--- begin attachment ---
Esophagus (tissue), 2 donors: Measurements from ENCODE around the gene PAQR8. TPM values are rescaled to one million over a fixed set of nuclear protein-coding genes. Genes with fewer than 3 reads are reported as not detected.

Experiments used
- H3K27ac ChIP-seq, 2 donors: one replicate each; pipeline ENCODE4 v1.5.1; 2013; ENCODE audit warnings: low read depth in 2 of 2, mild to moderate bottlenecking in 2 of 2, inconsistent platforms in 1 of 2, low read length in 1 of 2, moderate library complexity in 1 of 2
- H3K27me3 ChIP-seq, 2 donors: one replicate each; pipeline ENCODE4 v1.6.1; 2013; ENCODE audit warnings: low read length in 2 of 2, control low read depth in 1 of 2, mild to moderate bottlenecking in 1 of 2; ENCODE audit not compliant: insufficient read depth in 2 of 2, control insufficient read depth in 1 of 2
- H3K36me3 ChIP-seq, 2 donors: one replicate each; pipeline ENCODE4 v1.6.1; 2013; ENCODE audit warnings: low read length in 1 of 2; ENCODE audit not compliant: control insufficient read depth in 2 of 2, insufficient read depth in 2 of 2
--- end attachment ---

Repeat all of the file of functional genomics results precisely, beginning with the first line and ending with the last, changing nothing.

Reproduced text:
Esophagus (tissue), 2 donors: Measurements from ENCODE around the gene PAQR8. TPM values are rescaled to one million over a fixed set of nuclear protein-coding genes. Genes with fewer than 3 reads are reported as not detected.

Experiments used
- H3K27ac ChIP-seq, 2 donors: one replicate each; pipeline ENCODE4 v1.5.1; 2013; ENCODE audit warnings: low read depth in 2 of 2, mild to moderate bottlenecking in 2 of 2, inconsistent platforms in 1 of 2, low read length in 1 of 2, moderate library complexity in 1 of 2
- H3K27me3 ChIP-seq, 2 donors: one replicate each; pipeline ENCODE4 v1.6.1; 2013; ENCODE audit warnings: low read length in 2 of 2, control low read depth in 1 of 2, mild to moderate bottlenecking in 1 of 2; ENCODE audit not compliant: insufficient read depth in 2 of 2, control insufficient read depth in 1 of 2
- H3K36me3 ChIP-seq, 2 donors: one replicate each; pipeline ENCODE4 v1.6.1; 2013; ENCODE audit warnings: low read length in 1 of 2; ENCODE audit not compliant: control insufficient read depth in 2 of 2, insufficient read depth in 2 of 2